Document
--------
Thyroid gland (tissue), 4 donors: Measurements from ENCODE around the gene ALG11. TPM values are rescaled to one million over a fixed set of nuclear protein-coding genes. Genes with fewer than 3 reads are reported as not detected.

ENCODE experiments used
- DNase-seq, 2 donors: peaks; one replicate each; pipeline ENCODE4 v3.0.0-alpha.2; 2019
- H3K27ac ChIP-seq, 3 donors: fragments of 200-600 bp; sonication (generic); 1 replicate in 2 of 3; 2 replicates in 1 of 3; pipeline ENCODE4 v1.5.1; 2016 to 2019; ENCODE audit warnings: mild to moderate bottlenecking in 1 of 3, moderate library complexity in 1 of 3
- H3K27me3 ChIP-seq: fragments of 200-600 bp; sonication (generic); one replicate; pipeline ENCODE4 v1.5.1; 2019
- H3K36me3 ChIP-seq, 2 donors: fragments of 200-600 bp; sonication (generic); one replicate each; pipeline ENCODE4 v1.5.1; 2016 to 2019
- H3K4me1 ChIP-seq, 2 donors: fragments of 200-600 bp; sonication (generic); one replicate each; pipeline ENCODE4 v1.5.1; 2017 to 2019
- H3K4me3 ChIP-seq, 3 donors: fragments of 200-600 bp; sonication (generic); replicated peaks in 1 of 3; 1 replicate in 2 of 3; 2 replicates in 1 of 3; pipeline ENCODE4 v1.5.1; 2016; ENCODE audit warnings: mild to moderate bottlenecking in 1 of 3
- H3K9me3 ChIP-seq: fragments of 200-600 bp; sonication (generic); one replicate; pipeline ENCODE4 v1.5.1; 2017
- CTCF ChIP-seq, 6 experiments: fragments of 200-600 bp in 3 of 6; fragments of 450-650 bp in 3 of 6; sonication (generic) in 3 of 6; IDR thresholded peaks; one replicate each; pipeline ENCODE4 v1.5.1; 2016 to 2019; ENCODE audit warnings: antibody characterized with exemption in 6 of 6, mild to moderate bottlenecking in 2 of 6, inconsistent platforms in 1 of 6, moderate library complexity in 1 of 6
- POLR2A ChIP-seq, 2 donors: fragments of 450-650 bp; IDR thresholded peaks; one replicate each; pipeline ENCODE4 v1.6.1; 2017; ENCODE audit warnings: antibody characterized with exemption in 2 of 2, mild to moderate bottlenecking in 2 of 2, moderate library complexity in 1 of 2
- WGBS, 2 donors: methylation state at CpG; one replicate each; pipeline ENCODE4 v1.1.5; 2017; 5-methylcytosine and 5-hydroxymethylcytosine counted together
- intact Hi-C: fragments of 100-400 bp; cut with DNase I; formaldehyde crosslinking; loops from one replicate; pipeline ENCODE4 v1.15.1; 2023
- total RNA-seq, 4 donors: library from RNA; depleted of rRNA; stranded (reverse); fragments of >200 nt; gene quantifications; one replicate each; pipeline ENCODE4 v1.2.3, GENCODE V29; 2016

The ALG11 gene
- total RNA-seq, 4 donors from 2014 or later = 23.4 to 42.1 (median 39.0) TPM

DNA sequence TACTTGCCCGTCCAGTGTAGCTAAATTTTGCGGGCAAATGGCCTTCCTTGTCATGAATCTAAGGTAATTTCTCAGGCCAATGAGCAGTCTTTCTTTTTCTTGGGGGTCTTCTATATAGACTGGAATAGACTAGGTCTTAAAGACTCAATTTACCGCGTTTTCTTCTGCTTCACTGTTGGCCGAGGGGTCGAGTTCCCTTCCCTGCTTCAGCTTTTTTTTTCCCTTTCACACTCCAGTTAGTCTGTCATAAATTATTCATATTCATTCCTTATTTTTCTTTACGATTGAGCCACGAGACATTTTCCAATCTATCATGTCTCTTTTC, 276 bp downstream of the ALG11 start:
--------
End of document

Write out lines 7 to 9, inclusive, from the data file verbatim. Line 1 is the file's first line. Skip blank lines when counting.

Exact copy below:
- H3K4me1 ChIP-seq, 2 donors: fragments of 200-600 bp; sonication (generic); one replicate each; pipeline ENCODE4 v1.5.1; 2017 to 2019
- H3K4me3 ChIP-seq, 3 donors: fragments of 200-600 bp; sonication (generic); replicated peaks in 1 of 3; 1 replicate in 2 of 3; 2 replicates in 1 of 3; pipeline ENCODE4 v1.5.1; 2016; ENCODE audit warnings: mild to moderate bottlenecking in 1 of 3
- H3K9me3 ChIP-seq: fragments of 200-600 bp; sonication (generic); one replicate; pipeline ENCODE4 v1.5.1; 2017